Take Back Control With the Newsletter Reader

A hybrid website/program is being unveiled that may just change the way online users look at newsletters. Called, quite simply, “The Newsletter Reader,” it is both simple and ingenious. By pulling together all the newsletters for a given specialty into a reader that will track each source for its most up-to-date mailing, then offering access via a simple upload program, it delivers these newsletters directly to the end-user’s desktop.

All they need do is open the icon to check on the latest news from their favorite newsletters. So there is no more need to keep old copies to reference a particular article, no more slogging through email to find the newsletter. Because each time a user opens it, they are given access to the latest editions of each newsletter available from those included in the Reader.

Developed by Michel LaVergne, of Quebec Canada, it is currently being used by owners/members of traffic exchanges. The Newsletter Reader (TNR) is a free download for its members and is promoted by the traffic exchanges, though their newsletters still currently go out via email as well. In this day of unreliable email, “The Newsletter Reader” could be the answer many industries are looking for to deliver their newsletters reliably to their subscription base. It is already proving to be a popular alternative among avid traffic exchange users.

When asked what prompted the innovation, Michel said, “I developed it simply because I was tired of searching for articles in the newsletters I subscribed to or keeping old copies when all I wanted was a bit of information from it. It was just for my personal use, initially.”

But since introducing it to the Traffic Exchange owners and members, interest and excitement — from both camps — is growing quickly. The suggestion of offering it for sale to other specialty groups is currently being explored as they, too, could benefit from the exposure. “It’s very gratifying to receive such wonderful feedback,” Michel admitted. “I hadn’t thought of those possibilities, but I am busy working on that aspect of it now and hope to have it available for other markets shortly.”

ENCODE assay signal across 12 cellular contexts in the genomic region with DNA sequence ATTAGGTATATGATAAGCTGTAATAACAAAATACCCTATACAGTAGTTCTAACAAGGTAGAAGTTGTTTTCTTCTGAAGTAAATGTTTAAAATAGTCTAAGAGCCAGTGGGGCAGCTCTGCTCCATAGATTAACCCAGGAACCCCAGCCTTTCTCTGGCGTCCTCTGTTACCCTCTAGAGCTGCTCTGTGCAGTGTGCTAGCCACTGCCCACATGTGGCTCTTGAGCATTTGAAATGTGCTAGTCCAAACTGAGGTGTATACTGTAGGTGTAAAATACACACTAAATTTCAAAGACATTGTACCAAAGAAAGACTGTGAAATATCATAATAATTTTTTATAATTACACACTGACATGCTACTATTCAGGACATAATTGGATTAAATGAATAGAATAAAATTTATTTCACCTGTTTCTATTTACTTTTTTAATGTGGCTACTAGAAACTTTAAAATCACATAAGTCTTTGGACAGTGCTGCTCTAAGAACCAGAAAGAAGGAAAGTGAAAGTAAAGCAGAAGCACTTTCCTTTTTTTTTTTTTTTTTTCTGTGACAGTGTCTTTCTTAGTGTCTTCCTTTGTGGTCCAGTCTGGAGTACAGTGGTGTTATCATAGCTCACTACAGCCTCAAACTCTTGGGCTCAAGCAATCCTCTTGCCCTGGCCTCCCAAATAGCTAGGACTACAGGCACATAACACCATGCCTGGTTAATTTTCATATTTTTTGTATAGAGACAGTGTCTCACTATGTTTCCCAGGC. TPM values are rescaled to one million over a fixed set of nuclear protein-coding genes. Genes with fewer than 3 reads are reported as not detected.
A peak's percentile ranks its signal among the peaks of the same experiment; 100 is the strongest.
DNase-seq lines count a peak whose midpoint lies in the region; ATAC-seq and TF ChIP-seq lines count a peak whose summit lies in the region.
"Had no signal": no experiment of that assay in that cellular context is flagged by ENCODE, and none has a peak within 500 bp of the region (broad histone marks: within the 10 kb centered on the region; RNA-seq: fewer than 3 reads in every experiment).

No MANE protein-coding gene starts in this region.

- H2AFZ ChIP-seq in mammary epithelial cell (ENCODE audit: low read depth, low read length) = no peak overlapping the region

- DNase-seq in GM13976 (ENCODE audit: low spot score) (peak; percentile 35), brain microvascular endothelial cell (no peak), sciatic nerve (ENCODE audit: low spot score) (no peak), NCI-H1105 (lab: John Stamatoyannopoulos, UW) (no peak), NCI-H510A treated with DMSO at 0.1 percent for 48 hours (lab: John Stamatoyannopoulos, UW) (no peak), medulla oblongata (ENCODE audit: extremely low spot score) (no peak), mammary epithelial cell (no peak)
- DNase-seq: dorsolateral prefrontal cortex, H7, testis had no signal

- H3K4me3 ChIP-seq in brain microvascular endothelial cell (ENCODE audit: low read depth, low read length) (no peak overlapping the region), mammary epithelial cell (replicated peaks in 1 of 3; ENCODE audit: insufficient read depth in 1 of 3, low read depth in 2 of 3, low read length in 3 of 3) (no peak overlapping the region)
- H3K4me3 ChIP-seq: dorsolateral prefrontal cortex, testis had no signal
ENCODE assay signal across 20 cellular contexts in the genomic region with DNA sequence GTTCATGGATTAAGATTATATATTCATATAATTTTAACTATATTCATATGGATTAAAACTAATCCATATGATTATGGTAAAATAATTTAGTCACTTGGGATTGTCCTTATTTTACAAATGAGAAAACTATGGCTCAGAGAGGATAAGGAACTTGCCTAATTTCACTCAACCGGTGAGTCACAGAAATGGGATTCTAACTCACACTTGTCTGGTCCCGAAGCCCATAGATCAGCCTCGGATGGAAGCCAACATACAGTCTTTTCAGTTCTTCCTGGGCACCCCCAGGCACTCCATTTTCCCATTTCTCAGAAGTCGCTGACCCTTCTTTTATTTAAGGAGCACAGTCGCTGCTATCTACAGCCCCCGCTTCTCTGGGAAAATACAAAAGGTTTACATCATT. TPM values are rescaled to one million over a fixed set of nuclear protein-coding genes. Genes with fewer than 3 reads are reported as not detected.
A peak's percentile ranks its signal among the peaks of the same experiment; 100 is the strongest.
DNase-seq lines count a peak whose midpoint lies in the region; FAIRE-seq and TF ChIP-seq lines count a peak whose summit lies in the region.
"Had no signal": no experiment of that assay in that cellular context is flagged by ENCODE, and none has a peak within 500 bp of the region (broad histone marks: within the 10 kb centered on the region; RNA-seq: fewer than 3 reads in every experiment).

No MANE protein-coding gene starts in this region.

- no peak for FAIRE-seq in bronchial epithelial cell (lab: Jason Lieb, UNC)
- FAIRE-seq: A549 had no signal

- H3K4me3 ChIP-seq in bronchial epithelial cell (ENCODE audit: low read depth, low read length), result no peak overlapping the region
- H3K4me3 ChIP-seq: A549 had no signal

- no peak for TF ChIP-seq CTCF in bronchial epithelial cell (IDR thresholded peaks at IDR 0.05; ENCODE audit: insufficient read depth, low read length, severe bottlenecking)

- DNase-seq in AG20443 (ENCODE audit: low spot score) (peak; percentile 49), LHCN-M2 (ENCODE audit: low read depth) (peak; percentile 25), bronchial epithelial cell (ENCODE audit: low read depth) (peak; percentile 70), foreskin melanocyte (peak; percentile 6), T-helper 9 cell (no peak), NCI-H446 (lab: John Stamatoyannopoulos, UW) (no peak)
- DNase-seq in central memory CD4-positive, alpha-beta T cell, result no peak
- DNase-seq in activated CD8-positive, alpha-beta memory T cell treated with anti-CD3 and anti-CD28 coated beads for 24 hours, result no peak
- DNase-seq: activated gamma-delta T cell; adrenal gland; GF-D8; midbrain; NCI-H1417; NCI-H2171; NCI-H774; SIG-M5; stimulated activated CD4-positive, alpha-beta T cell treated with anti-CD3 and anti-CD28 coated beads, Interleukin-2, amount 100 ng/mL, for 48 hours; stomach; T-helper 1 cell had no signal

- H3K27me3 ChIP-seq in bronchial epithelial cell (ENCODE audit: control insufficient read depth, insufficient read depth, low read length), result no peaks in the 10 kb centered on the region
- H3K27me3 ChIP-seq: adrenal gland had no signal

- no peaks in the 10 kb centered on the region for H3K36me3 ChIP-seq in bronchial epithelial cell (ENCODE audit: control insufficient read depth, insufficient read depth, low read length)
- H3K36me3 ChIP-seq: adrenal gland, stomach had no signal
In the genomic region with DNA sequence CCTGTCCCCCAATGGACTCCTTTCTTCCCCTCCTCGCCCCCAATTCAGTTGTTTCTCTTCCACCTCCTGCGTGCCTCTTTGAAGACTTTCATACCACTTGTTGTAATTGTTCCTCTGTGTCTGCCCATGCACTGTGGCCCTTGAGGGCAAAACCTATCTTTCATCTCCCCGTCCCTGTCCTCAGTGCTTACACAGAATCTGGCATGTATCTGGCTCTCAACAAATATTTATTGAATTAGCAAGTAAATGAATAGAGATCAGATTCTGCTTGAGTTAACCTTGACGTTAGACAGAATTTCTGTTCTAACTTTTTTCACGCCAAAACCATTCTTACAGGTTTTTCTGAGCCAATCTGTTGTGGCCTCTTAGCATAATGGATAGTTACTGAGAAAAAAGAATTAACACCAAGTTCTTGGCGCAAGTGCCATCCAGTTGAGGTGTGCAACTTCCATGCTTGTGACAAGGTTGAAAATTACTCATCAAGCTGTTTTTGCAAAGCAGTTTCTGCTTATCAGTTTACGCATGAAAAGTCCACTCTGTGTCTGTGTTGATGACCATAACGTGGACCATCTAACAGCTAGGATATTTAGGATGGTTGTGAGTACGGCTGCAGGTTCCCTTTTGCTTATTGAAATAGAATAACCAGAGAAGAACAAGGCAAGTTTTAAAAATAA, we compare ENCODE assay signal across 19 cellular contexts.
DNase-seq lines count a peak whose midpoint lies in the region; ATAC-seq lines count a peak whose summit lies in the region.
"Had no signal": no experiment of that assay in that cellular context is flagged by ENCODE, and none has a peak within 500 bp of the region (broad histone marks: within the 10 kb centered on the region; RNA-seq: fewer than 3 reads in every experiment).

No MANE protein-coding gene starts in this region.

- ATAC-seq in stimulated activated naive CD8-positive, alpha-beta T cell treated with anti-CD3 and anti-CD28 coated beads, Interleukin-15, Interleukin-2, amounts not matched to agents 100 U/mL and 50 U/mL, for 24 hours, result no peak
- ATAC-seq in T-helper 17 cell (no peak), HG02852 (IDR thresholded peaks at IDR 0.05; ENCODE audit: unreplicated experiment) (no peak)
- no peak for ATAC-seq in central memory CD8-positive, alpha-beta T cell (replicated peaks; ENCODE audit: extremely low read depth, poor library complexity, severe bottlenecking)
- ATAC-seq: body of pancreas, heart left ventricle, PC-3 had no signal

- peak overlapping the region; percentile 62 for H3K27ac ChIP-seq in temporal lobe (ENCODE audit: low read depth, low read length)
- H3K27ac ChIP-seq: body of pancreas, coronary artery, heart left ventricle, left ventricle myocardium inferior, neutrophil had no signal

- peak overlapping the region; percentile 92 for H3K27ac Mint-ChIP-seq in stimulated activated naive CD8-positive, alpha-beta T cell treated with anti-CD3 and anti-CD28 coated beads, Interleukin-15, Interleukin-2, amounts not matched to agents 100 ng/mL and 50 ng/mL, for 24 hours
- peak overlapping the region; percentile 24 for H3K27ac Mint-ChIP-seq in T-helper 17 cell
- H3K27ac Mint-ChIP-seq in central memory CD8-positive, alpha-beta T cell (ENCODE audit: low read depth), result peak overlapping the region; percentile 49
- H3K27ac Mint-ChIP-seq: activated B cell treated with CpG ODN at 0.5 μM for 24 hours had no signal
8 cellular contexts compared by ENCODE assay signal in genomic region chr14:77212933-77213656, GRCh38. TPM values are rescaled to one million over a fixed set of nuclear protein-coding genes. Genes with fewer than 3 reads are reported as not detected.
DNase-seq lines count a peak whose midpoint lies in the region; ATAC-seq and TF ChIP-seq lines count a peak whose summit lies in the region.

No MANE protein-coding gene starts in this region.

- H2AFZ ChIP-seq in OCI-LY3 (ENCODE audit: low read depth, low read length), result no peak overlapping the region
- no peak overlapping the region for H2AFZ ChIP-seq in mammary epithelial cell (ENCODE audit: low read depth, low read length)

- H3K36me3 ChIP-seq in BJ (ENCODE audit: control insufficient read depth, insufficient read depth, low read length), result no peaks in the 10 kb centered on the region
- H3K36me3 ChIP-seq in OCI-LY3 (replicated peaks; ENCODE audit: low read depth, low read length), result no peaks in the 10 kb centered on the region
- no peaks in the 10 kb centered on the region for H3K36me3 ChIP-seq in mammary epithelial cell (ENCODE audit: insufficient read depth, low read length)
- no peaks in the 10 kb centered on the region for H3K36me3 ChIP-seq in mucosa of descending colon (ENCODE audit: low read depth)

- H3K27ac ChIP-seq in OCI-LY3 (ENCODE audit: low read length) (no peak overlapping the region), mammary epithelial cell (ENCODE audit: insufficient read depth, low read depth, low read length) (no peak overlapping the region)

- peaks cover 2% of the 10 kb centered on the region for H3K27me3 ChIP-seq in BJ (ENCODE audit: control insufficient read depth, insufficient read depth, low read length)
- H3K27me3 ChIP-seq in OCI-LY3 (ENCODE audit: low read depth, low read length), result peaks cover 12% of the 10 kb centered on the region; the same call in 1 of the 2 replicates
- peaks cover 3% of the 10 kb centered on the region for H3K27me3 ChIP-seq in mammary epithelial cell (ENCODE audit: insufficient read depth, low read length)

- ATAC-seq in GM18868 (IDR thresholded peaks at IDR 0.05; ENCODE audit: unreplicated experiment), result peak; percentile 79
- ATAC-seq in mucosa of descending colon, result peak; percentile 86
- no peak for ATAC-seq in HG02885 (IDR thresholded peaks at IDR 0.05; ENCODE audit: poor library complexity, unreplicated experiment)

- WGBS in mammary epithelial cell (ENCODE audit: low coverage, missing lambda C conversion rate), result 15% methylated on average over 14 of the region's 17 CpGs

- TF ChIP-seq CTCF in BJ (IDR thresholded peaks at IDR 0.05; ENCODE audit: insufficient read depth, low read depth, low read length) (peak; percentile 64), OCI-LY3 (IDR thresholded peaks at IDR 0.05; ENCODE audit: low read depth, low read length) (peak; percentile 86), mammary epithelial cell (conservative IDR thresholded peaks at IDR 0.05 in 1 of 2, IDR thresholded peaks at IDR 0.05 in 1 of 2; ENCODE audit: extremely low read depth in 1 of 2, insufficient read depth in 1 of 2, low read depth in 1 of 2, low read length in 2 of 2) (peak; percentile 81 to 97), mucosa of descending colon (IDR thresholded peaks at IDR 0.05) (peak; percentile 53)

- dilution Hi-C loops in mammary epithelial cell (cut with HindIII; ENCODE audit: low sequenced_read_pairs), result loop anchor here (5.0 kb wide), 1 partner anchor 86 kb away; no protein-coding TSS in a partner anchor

The Newsletter Read not only does offers current issues but, where available, archives past issues so users do not have to save them privately.

Another aspect of TNR is the possibility of “networking” for the newsletter promoters themselves. Because, as users join, they are also allowed to read the newsletters of other, similar businesses… which means more exposure all around. The effects of this are already being seen in the current Newsletter Reader, with members and Traffic Exchange owners both benefitting enormously as the word spreads in true viral fashion.

Is this the next incarnation of RSS FEEDs? FEEDs that are designed to handle specific areas and topics? With those questions yet to be answered, The NewsLetter Reader has proven this portion of the internet remains to be explored.–mo

Marige O’Brien works as a writer, web designer and Internet Marketer.

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